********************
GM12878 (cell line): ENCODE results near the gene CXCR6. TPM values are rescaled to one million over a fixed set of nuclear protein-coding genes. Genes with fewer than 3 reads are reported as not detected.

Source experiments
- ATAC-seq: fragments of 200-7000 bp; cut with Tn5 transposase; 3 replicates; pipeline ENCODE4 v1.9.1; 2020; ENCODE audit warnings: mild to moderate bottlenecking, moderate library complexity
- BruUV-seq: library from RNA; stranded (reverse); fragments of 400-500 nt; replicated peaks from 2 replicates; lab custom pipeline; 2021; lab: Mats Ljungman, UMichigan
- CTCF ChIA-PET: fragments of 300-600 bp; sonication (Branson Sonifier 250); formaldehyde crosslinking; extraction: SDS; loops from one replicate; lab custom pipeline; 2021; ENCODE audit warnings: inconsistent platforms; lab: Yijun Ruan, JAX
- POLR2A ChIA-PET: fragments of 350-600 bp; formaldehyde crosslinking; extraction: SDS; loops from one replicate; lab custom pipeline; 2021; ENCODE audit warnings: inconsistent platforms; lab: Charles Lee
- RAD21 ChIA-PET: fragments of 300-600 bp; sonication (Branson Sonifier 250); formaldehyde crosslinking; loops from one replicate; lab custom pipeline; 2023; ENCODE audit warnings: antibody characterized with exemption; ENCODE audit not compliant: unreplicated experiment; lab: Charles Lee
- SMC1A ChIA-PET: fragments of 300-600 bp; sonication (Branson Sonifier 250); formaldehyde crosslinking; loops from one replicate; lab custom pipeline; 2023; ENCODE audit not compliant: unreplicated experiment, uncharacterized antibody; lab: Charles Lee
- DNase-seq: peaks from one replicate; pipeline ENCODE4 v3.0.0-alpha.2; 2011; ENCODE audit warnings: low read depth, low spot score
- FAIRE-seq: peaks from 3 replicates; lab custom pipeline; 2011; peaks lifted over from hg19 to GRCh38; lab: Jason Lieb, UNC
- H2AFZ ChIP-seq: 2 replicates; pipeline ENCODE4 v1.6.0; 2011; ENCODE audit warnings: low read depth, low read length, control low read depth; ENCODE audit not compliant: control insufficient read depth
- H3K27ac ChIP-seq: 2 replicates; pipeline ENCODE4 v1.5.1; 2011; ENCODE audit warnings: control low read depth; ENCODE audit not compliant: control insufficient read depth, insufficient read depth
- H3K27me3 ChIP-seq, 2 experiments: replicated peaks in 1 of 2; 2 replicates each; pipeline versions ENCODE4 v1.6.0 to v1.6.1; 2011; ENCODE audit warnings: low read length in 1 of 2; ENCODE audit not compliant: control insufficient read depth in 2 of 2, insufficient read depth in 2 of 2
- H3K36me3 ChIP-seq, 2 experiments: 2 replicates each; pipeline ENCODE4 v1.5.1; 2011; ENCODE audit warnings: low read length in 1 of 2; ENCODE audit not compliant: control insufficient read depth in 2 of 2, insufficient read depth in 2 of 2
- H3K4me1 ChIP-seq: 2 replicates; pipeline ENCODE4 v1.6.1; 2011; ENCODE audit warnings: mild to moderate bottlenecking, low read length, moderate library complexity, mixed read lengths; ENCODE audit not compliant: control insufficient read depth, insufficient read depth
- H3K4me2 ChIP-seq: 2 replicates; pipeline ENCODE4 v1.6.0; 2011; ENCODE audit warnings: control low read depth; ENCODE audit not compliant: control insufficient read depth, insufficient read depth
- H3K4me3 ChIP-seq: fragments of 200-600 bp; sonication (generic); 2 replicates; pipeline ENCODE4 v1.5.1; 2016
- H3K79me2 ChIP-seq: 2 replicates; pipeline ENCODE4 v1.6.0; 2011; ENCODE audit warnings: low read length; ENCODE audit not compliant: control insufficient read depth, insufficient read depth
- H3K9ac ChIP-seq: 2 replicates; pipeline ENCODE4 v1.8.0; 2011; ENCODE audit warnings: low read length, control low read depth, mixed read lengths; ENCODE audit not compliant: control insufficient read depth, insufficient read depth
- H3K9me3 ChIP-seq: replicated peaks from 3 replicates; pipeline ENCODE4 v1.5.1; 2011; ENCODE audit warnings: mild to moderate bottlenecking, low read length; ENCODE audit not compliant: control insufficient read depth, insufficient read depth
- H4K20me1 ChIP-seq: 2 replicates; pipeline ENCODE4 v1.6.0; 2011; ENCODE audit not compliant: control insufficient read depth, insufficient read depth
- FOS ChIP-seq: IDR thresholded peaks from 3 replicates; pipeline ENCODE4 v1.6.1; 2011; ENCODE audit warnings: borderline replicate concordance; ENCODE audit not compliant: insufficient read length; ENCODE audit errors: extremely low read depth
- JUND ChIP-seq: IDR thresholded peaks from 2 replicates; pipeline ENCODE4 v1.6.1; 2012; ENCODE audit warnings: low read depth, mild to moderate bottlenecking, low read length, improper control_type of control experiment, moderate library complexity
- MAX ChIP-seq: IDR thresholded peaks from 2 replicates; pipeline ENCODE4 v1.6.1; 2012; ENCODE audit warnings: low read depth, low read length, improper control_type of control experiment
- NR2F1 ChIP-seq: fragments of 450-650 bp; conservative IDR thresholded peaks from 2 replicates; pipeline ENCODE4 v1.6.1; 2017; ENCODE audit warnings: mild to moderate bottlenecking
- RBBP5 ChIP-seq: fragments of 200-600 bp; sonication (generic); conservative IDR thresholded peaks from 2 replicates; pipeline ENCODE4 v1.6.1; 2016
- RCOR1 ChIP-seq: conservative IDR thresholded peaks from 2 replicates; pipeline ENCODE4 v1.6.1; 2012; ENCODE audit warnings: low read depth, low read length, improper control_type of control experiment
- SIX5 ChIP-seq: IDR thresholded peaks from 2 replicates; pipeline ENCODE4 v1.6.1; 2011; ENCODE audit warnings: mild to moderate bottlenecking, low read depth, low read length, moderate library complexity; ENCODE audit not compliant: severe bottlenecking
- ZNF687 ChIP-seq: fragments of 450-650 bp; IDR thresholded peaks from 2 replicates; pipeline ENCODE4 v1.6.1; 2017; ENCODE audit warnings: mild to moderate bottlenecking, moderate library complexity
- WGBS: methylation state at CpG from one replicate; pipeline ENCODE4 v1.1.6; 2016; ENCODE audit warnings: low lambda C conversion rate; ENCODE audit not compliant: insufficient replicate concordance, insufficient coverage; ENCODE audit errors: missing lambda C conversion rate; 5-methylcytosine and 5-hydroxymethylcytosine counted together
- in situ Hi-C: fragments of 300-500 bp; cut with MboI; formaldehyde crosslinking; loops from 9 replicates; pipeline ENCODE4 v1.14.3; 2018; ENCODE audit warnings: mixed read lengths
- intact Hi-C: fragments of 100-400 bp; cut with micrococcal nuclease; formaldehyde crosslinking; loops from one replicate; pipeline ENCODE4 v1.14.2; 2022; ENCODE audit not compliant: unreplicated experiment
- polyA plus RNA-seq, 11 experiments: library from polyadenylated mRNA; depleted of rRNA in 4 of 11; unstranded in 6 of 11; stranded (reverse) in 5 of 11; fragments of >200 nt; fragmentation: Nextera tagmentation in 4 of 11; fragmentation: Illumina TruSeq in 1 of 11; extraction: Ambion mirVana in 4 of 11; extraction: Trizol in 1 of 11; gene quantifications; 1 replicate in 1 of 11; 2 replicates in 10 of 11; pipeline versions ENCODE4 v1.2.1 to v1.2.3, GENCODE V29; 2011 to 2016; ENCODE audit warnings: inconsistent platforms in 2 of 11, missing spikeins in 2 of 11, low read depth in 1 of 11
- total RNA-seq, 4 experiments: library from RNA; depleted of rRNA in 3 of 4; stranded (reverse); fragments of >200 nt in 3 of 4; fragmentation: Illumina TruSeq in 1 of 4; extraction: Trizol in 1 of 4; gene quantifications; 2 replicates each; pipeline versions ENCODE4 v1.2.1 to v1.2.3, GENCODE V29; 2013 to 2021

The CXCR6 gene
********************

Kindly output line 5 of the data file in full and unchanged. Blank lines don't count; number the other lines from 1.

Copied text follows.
- CTCF ChIA-PET: fragments of 300-600 bp; sonication (Branson Sonifier 250); formaldehyde crosslinking; extraction: SDS; loops from one replicate; lab custom pipeline; 2021; ENCODE audit warnings: inconsistent platforms; lab: Yijun Ruan, JAX